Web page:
But you don't have to go through this alone. Even if you don’t need a full treatment plan, there are plenty of resources available that can still give you guidance towards a healthier life, including individual and group counseling services. You can also reach out to family members, friends, or coworkers who might be able to help you find the right kind of treatment program for your needs.
Here are some ways that others have found helpful when they were trying to find help:
Talk with a friend or family member who understands what you're going through. Sharing your feelings and thoughts with someone who cares can help lift some of the weight off your shoulders and give you hope that things will get better soon. If no one comes to mind immediately, try contacting someone from a 12-step program in your community — they're often willing to listen and offer support when other people aren't available at the time (or just don't understand).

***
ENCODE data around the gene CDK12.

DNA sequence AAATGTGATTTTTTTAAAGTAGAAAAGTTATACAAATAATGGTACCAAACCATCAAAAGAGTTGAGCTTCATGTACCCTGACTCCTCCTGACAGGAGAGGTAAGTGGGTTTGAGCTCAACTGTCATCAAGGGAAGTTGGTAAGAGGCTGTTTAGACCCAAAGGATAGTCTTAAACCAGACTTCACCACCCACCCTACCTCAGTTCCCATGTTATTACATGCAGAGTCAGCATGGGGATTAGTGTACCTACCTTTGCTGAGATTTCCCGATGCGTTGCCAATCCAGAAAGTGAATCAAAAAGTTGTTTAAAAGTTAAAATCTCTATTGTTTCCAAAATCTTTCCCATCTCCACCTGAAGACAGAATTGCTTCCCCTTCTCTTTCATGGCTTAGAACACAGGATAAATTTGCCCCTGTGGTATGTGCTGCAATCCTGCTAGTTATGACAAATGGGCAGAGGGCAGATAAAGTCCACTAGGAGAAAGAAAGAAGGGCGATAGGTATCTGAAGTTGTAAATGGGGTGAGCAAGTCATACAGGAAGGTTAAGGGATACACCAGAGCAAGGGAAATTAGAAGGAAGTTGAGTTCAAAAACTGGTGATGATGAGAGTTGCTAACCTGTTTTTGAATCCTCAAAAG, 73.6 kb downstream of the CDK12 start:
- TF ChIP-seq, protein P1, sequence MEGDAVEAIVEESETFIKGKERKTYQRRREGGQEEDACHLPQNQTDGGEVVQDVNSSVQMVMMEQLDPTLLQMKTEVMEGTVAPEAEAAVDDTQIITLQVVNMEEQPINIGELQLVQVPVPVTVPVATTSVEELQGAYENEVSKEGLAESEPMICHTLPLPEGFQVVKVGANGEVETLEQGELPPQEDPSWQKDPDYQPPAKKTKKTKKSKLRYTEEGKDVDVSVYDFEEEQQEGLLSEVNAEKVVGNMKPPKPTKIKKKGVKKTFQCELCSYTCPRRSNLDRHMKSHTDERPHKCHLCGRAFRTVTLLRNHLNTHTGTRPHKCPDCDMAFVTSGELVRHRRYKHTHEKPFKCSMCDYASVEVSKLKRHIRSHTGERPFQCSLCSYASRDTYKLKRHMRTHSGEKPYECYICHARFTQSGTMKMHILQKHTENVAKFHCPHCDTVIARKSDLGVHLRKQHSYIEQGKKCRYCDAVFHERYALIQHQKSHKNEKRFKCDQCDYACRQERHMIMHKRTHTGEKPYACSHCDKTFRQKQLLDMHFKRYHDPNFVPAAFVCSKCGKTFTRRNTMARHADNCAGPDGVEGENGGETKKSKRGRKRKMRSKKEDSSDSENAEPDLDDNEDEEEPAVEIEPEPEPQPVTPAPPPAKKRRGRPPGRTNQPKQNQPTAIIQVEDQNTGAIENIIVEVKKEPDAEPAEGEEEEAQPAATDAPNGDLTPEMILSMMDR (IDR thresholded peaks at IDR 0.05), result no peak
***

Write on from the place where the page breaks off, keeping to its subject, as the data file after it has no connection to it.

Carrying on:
Reach out to a professional counselor. Counseling sessions provide an opportunity for you to talk about your addiction, the reasons you use drugs or alcohol, and how your actions affect others. A counselor can also help you develop goals and a plan for achieving them.
Create a healthy support system. It's important to surround yourself with family members, friends, and others who will encourage you on the road to recovery. Having positive people around you makes it easier for you to stay focused on getting better instead of slipping back into old habits like drinking or using drugs again when times get tough.
Take advantage of opportunities for relaxation. Stress is one of the many factors that can trigger substance abuse issues. If you're feeling overwhelmed or anxious, take time to relax. This can be as simple as taking a walk outside and breathing deeply or spending time with friends or family members who make you feel relaxed.
Drug and alcohol abuse is a very real problem in the United States. In fact, many of our nation's citizens may currently depend on mood-altering substances to take the edge off of their daily lives. By completing a court-ordered assessment, people may have an opportunity to improve their relationships, work on their mental health, and even learn healthy coping tools, if needed.